Mike waved his gun, indicating they were going to the door. “We’ll let him in together. Don’t try to warn him, if you know what’s good for you.” Mike held his gun higher, into the light, so Tolabert could see it clearly.
Mike stepped behind the door as Tolabert opened it, the gun pressed into Tolabert’s ribs. Peeking through the crack to see who was on the step, Mike could distinguish two men, in the dim light of the hall candles. As they stepped further into the light, he could see that they were the same two men he had seen in the warehouse so long ago. They pushed their way past without word or hesitation, as if they had been here many times, and went straight for the brandy decanter on the small table in the drawing room, where they helped themselves.
After they had swallowed several gulps, they turned their attention to the man standing behind their host. The smaller one pointed with his glass.
“I thought we was the only ones in on this job. Who’s this, then?”
His nerves taut, and his frustration at the intrusion increasing, Mike nudged Tolabert to follow them into the room.
“Shut-up, you fool!” Tolabert hissed.
Mike again clucked his tongue. “Manners, Mr. Tolabert. That’s no way to address these fine gentlemen.” Realizing his need to keep the three of them together where he could watch them closely, he gave Tolabert a quick shove, and sent him stumbling against his visitors, exposing his weapon at the same time.
“Here! What’s this?” demanded the bigger man, as he caught Tolabert and assisted him to straighten up.
“This is a stroke of luck,” Mike answered. “Actually, I am glad you’re both here. I hadn’t expected to be able to repay the two of you as well.”
“What’s he talking about?” demanded the smaller man of Tolabert, as he gave a nervous little twitch.
“That’s Harrington, you twit,” snapped Tolabert, straightening his smoking jacket and smoothing his hair.
“Harrington! I thought you said you was rid of him.”
“You shouldn’t be so hard on our host. He is only as good as his help,” he said looking directly at the man. “Sometimes you just can’t depend on hired help to do the job as well as you can yourself.” Mike grinned maliciously, but these men were not what he had bargained for. He had to think of something before they overpowered him. If he tied them up, he could deal with them separately. But, what to use for rope?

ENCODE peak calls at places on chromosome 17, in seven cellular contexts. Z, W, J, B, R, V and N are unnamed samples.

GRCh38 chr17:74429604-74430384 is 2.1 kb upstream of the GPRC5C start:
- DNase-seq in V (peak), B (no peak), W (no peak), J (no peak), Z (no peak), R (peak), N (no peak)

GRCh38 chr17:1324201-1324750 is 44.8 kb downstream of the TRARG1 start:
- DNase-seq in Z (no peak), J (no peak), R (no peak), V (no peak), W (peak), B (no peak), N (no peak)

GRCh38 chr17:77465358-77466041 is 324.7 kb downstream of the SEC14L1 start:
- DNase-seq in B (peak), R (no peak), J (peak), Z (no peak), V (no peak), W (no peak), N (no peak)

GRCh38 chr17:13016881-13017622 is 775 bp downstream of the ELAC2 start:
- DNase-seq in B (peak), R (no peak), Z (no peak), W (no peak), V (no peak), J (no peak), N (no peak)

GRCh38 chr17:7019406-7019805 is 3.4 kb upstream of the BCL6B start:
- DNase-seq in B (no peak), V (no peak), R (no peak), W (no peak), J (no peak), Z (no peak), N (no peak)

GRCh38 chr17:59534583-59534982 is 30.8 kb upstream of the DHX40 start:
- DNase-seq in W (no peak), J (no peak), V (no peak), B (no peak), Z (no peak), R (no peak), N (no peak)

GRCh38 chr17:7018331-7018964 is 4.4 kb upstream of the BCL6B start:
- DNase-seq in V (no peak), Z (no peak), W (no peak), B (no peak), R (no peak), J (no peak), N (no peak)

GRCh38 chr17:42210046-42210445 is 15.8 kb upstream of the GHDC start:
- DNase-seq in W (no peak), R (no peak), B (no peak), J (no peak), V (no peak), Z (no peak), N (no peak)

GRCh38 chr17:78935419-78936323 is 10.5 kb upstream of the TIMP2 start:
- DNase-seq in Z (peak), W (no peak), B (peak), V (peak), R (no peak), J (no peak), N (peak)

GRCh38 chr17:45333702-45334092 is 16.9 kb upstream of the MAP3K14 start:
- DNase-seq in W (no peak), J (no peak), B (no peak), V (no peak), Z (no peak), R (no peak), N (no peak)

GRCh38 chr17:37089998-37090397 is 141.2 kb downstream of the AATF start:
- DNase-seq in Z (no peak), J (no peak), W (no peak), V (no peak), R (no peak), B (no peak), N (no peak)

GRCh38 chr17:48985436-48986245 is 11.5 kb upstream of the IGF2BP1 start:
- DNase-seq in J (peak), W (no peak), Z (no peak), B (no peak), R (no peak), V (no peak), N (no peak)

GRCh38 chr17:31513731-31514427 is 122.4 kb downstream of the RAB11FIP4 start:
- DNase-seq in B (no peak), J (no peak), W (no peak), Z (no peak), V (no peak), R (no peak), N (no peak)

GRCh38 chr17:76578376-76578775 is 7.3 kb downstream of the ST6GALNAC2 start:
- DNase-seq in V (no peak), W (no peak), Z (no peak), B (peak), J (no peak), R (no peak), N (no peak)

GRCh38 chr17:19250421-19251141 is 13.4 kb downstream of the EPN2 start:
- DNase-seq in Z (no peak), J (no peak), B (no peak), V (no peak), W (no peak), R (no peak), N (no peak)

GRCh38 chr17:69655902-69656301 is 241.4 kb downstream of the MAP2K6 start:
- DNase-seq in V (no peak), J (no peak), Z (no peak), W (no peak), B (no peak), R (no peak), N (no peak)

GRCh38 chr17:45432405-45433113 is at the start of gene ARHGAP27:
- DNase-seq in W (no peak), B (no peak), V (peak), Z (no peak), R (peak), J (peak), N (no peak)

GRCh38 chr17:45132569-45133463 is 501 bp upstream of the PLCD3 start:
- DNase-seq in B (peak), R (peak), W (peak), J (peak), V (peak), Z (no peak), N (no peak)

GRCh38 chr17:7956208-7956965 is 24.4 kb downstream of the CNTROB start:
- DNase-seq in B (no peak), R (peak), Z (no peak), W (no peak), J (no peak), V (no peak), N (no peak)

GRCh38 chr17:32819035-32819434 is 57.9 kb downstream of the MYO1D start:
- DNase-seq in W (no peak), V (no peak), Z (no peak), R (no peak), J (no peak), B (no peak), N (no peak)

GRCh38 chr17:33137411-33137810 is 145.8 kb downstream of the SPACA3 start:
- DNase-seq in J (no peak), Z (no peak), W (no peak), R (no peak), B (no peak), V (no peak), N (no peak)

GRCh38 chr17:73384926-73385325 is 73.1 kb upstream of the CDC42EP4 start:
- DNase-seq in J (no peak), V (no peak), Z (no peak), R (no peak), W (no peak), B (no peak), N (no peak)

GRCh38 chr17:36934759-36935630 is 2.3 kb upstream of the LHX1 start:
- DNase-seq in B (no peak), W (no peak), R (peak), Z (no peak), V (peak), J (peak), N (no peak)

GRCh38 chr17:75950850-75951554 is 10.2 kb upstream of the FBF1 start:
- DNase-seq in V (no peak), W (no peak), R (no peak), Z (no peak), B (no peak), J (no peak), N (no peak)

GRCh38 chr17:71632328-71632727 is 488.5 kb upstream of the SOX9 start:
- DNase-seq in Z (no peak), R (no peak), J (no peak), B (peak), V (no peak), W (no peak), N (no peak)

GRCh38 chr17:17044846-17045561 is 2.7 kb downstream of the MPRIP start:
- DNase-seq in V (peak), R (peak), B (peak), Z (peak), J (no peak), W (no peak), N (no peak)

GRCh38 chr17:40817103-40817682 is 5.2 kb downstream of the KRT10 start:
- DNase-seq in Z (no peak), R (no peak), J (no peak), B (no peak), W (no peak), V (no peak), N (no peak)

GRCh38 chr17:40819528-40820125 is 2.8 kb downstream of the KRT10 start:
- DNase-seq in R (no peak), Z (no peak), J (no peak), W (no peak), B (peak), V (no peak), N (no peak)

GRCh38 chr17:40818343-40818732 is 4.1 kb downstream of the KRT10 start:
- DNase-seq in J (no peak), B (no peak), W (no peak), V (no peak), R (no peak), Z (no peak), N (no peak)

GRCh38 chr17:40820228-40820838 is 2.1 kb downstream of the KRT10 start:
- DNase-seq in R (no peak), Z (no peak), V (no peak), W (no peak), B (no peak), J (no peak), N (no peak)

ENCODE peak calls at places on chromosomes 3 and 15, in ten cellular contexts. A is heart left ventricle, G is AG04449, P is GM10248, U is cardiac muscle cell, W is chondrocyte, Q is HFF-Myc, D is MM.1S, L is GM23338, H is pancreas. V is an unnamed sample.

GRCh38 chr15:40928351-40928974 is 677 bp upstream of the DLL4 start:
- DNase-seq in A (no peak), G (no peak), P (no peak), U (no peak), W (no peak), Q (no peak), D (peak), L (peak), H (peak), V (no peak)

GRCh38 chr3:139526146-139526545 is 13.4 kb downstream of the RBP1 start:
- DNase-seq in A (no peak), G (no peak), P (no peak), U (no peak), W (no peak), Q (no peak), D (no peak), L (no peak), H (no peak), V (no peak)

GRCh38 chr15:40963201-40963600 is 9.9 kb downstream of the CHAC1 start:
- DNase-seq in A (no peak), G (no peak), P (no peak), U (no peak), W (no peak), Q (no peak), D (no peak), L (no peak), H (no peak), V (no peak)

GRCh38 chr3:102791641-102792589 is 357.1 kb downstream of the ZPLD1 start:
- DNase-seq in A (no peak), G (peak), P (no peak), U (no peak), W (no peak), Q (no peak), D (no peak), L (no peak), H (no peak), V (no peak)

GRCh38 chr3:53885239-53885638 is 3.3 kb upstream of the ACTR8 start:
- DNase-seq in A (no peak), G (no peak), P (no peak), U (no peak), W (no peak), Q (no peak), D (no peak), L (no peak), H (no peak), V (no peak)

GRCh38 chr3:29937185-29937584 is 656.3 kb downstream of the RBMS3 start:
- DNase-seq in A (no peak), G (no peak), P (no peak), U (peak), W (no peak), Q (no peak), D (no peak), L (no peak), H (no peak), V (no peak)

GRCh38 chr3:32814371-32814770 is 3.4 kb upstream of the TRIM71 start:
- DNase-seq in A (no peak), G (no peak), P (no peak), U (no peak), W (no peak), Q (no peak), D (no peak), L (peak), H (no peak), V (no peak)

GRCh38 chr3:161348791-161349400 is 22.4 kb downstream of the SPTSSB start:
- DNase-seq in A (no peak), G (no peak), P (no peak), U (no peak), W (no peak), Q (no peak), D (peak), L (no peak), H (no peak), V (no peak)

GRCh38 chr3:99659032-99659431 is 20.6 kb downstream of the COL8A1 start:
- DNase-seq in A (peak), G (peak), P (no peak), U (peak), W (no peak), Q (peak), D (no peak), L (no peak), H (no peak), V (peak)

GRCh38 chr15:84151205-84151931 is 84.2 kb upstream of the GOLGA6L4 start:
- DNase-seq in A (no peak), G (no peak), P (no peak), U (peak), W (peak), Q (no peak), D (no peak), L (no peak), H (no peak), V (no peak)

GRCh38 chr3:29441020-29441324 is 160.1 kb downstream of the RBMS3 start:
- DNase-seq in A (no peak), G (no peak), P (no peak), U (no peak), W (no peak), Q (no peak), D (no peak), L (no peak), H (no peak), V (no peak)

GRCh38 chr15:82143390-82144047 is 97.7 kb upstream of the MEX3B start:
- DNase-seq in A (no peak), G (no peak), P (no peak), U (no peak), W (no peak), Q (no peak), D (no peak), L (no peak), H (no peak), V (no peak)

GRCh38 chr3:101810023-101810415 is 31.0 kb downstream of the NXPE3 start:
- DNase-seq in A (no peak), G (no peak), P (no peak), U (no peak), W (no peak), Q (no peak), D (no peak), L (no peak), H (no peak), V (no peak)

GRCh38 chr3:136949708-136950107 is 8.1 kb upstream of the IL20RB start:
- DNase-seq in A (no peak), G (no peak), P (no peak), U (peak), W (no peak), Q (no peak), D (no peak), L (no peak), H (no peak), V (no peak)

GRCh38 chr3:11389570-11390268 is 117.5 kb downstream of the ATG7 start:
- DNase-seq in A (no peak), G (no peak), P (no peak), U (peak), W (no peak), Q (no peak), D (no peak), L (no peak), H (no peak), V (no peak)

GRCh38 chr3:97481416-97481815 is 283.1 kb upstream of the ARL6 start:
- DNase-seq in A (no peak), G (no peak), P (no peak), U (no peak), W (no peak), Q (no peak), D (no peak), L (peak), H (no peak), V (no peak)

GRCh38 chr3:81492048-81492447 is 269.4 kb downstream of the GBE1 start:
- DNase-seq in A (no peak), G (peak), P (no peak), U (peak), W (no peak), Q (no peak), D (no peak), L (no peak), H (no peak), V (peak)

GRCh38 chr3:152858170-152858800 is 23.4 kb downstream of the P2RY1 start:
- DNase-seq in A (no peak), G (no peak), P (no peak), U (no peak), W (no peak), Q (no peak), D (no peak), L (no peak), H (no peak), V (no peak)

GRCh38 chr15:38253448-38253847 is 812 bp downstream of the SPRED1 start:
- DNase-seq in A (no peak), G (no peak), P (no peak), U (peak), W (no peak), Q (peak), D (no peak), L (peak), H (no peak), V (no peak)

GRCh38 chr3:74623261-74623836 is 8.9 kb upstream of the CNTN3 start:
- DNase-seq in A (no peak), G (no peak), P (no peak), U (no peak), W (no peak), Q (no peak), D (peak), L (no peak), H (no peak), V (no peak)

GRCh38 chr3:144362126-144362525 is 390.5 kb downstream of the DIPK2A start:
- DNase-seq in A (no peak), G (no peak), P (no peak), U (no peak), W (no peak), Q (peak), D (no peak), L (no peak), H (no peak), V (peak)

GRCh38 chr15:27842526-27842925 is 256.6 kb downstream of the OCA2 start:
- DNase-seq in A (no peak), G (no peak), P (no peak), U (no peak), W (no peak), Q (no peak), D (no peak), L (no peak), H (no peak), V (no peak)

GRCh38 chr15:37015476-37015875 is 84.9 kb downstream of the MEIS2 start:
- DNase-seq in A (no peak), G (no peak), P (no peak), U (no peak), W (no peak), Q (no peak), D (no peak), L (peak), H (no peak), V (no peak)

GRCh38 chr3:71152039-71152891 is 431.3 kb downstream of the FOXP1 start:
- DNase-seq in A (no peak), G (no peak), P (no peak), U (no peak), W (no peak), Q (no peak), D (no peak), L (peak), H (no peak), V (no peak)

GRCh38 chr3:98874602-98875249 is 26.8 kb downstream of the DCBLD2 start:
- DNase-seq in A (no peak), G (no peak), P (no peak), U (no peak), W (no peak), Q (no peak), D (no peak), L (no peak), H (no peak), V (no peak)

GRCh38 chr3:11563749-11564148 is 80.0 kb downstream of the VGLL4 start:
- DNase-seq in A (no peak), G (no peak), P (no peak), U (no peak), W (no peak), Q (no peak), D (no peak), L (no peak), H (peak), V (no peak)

The flicker of hesitation that crossed Mike’s face was almost imperceptible, but it was enough for the two hoodlums to spring into action. They charged the short length of the space between them and the intruder.
Mike yelled, “Stop, or I’ll shoot!” But, on they came. Mike felt his finger tightening on the trigger and heard the explosion of the powder. Tolabert yelped, and sank to his knees, clutching his arm. But, the two men were on top of Mike wrestling the gun from him, each striking him repeatedly with their work roughened fists. He managed to block some of the blows, but most found their mark. He was sure they would kill him before they stopped.
When his struggling ceased, they stood, and dragged him to his feet. Supported between them, Mike swayed, semiconscious. When Tolabert was sure the struggle was over, he got up, and stepped close. He held his left arm tightly with his right hand, blood oozing between his fingers. Then, with his bloodied fist doubled tightly, he swung with all his might, crushing his knuckles into Mike’s left cheekbone. Mike’s knees buckled, and he went limp.
“Go get the authorities!” Tolabert commanded the small man, and he left immediately.
Then Tolabert and the other man lay Mike on the divan, crossed his hands, and tied them together with the silk scarf Tolabert pulled from around his own neck. Tolabert then managed to bandage his own arm with a handkerchief.
When he finished, he grabbed the brandy decanter and poured some of the brandy on Mike’s clothes, then forced him to swallow some. Mike coughed and sputtered, swallowing some and spitting out the rest all over himself. Tolabert continued to force him to drink, until the crunch of footsteps on the walk outside heralded the arrival of the law.
“Good of you to come so promptly,” Tolabert said to the new arrivals. “This man broke into my house and tried to rob me. When I wouldn’t give him what he wanted, he shot me.” Tolabert showed the constable his wound. “If my friends hadn’t come along when they did, and overpowered him, I’m certain he would have killed me.”
The night watchman approached the nearly unconscious man on the divan, and wrinkled his nose. “He’s drunk. He smells like he’s been swimming in the stuff.”
“Undoubtedly, that is why he thought he could get away with this,” barked Tolabert as he stood back still clutching his wound.
“We’ll take him along, then. You can come to the magistrate’s and make your complaint against him.” The watchman motioned to his companion, and they attempted to sit the very limp Mike upright.
“I’ll be there shortly. I want to see him hanged for what he’s done to me.”
“Most likely he will. You need to send for the doctor, sir, and have that wound tended. We’ll see you at the magistrate’s when you’re able to get there.” He tipped his hat to Tolabert, and helped his fellow pull Mike to his feet. Supporting him between them, they half dragged him from the house.